THE PROBLEM WITH RHETORIC

The problem with any argument, whether it be by politician, philosopher, priest, or poet, is this: any argument will always be prejudiced by its conclusion.

A good argument, we think, leads to its conclusion without any pre-knowledge of its conclusion; otherwise we find ourselves rejecting the argument as being made in bad faith: a mere adornment of a foregone conclusion.

Socrates is often faulted for winning his arguments too easily against fictionalized opponents— the inevitability of the conclusion results not in Socrates’ favor, but as an indictment of Plato ‘stacking the deck.’ So runs the case against Socrates, in many critics’ minds.

The seducer has one goal: carnal conquest; the unwilling victim must be persuaded by an argument guided by a conclusion which already exists. A politician’s speech, an essay, or a piece of fiction may all fall into this same unpleasant category: the conclusion comes first; the argument, no matter how elaborate, no matter how convincing, no matter how seemingly inevitable, was fashioned second, to fit the end—arrived at, for some hidden, sordid gain, in the beginning.

The bad faith argument only seems to be: ‘if these things are true, must not this be true?’ The bad faith argument is really: ‘I desire this, and to get it, I have laid out a masterpiece of an argument before you.’

Here is the great rhetorical dilemma: what sort of argument is it, if it is not prejudiced by its conclusion? It is no argument at all. An argument without a conclusion is not an argument. Yet an argument enslaved by a foregone conclusion is not an argument, either.

How does one rationally argue towards a conclusion which is unknown?

If conclusions are wants, goals, and desires, and all good arguments depend on every goal being unknown, then what in the world are good arguments for, and how can we even say what a good argument is? What sort of argument is it, which is separated from all that human beings want?

We are always reading books and recommending books to others. Do we really believe that in the great rhetorical climate of social and political communication in which all of us swim, there exists only the purest thoughts and actions, absent of all desire and ambition?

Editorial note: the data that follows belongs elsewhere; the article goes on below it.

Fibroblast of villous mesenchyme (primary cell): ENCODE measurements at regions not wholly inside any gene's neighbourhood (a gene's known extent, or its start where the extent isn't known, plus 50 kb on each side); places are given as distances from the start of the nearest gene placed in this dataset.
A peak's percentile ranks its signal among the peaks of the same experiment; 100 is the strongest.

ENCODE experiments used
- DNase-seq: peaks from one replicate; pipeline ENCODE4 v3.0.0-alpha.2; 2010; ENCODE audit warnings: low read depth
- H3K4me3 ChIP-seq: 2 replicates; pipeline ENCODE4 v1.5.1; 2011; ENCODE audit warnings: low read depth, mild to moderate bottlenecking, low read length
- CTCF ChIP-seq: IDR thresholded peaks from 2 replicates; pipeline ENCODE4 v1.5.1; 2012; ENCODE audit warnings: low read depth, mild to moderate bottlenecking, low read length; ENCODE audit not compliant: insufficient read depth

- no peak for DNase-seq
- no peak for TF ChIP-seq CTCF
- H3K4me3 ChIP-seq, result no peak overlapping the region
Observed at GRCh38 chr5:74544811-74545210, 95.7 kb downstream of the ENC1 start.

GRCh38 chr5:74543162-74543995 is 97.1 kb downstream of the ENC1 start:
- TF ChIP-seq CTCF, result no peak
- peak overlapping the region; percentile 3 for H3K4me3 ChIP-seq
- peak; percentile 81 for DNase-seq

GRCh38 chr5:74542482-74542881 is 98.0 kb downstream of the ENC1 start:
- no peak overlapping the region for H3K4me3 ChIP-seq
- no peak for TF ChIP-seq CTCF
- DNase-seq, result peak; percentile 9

Of course we don’t believe this. Truly, conclusions exist. Desires exist. Arguments—ideal arguments, good arguments—do not exist. They can’t.

When someone says they don’t buy your argument, they are lying. Your conclusion, your desire, happens to clash with theirs.

When there is one desire, “good” arguments abound.

Where there are two conflicting desires, wonders! no “good” argument will ever be found.

If good arguments do not exist, and desire makes everything occur, then reason does not exist, or, if reason exists, it truly exists as feeling.

Reason, we think, takes time to unfold; this is what we call a ‘reasonable argument;’ but this is what we have just proved does not exist.

Last weekend my kids and I had to decide what we wanted to do for the day, and there were limits: distance to travel, cost of the event, interest in the event by the various parties, etc.  The conclusion (what we ended up doing) was already contained in the restrictions.

Today I noticed blossoms beginning to fall off the dogwood.

What is the conclusion of the dogwood?

The blossoms?

Or their death?

Reason, perhaps, if it is the same thing as emotion, manifests itself instantaneously, as feelings do.  There is debate on which is faster, light or gravity?  Perhaps the same argument could be made for swiftness of reason versus the swiftness of emotion?

I know what I want immediately.

My argument?

That is hardly relevant at all.

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